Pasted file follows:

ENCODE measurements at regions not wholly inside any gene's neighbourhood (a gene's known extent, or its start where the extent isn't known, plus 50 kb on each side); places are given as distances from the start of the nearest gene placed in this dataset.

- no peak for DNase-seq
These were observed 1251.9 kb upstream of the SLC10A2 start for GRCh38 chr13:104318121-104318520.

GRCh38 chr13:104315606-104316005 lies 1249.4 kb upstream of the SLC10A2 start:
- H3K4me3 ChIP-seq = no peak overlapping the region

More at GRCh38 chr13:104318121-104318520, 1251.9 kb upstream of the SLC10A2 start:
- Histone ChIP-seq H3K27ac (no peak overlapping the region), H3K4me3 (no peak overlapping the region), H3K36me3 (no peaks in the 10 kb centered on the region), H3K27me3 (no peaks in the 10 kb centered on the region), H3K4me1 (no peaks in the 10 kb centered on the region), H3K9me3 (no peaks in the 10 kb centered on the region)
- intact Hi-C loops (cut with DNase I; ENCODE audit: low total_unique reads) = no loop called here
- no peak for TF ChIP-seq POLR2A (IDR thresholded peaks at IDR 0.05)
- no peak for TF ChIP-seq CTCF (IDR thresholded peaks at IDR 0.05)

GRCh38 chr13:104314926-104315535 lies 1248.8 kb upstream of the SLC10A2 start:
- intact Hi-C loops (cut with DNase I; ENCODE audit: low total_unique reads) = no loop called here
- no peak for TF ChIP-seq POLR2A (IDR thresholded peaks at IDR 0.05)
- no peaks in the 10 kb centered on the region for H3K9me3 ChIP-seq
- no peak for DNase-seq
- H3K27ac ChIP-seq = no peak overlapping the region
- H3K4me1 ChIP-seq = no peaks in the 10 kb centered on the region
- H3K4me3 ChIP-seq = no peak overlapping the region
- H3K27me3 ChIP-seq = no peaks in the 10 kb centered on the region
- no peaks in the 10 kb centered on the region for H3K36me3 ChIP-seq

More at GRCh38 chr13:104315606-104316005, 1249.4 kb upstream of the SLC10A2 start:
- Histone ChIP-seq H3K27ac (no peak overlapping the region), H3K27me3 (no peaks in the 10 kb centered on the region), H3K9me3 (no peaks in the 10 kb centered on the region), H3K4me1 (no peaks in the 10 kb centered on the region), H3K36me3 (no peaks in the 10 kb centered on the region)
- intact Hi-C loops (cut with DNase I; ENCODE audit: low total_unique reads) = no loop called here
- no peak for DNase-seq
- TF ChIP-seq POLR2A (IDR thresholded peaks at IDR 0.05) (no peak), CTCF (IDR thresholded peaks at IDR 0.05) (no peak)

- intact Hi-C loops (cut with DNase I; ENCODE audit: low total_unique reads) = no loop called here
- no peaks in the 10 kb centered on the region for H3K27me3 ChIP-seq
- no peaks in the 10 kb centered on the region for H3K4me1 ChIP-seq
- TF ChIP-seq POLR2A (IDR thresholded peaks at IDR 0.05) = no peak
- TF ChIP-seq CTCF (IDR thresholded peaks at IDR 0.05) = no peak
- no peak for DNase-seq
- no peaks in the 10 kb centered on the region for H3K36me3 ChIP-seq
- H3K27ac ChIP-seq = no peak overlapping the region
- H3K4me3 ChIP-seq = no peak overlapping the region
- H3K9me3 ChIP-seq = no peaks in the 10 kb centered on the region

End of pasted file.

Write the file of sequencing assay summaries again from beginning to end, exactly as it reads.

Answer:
ENCODE measurements at regions not wholly inside any gene's neighbourhood (a gene's known extent, or its start where the extent isn't known, plus 50 kb on each side); places are given as distances from the start of the nearest gene placed in this dataset.

- no peak for DNase-seq
These were observed 1251.9 kb upstream of the SLC10A2 start for GRCh38 chr13:104318121-104318520.

GRCh38 chr13:104315606-104316005 lies 1249.4 kb upstream of the SLC10A2 start:
- H3K4me3 ChIP-seq = no peak overlapping the region

More at GRCh38 chr13:104318121-104318520, 1251.9 kb upstream of the SLC10A2 start:
- Histone ChIP-seq H3K27ac (no peak overlapping the region), H3K4me3 (no peak overlapping the region), H3K36me3 (no peaks in the 10 kb centered on the region), H3K27me3 (no peaks in the 10 kb centered on the region), H3K4me1 (no peaks in the 10 kb centered on the region), H3K9me3 (no peaks in the 10 kb centered on the region)
- intact Hi-C loops (cut with DNase I; ENCODE audit: low total_unique reads) = no loop called here
- no peak for TF ChIP-seq POLR2A (IDR thresholded peaks at IDR 0.05)
- no peak for TF ChIP-seq CTCF (IDR thresholded peaks at IDR 0.05)

GRCh38 chr13:104314926-104315535 lies 1248.8 kb upstream of the SLC10A2 start:
- intact Hi-C loops (cut with DNase I; ENCODE audit: low total_unique reads) = no loop called here
- no peak for TF ChIP-seq POLR2A (IDR thresholded peaks at IDR 0.05)
- no peaks in the 10 kb centered on the region for H3K9me3 ChIP-seq
- no peak for DNase-seq
- H3K27ac ChIP-seq = no peak overlapping the region
- H3K4me1 ChIP-seq = no peaks in the 10 kb centered on the region
- H3K4me3 ChIP-seq = no peak overlapping the region
- H3K27me3 ChIP-seq = no peaks in the 10 kb centered on the region
- no peaks in the 10 kb centered on the region for H3K36me3 ChIP-seq

More at GRCh38 chr13:104315606-104316005, 1249.4 kb upstream of the SLC10A2 start:
- Histone ChIP-seq H3K27ac (no peak overlapping the region), H3K27me3 (no peaks in the 10 kb centered on the region), H3K9me3 (no peaks in the 10 kb centered on the region), H3K4me1 (no peaks in the 10 kb centered on the region), H3K36me3 (no peaks in the 10 kb centered on the region)
- intact Hi-C loops (cut with DNase I; ENCODE audit: low total_unique reads) = no loop called here
- no peak for DNase-seq
- TF ChIP-seq POLR2A (IDR thresholded peaks at IDR 0.05) (no peak), CTCF (IDR thresholded peaks at IDR 0.05) (no peak)

- intact Hi-C loops (cut with DNase I; ENCODE audit: low total_unique reads) = no loop called here
- no peaks in the 10 kb centered on the region for H3K27me3 ChIP-seq
- no peaks in the 10 kb centered on the region for H3K4me1 ChIP-seq
- TF ChIP-seq POLR2A (IDR thresholded peaks at IDR 0.05) = no peak
- TF ChIP-seq CTCF (IDR thresholded peaks at IDR 0.05) = no peak
- no peak for DNase-seq
- no peaks in the 10 kb centered on the region for H3K36me3 ChIP-seq
- H3K27ac ChIP-seq = no peak overlapping the region
- H3K4me3 ChIP-seq = no peak overlapping the region
- H3K9me3 ChIP-seq = no peaks in the 10 kb centered on the region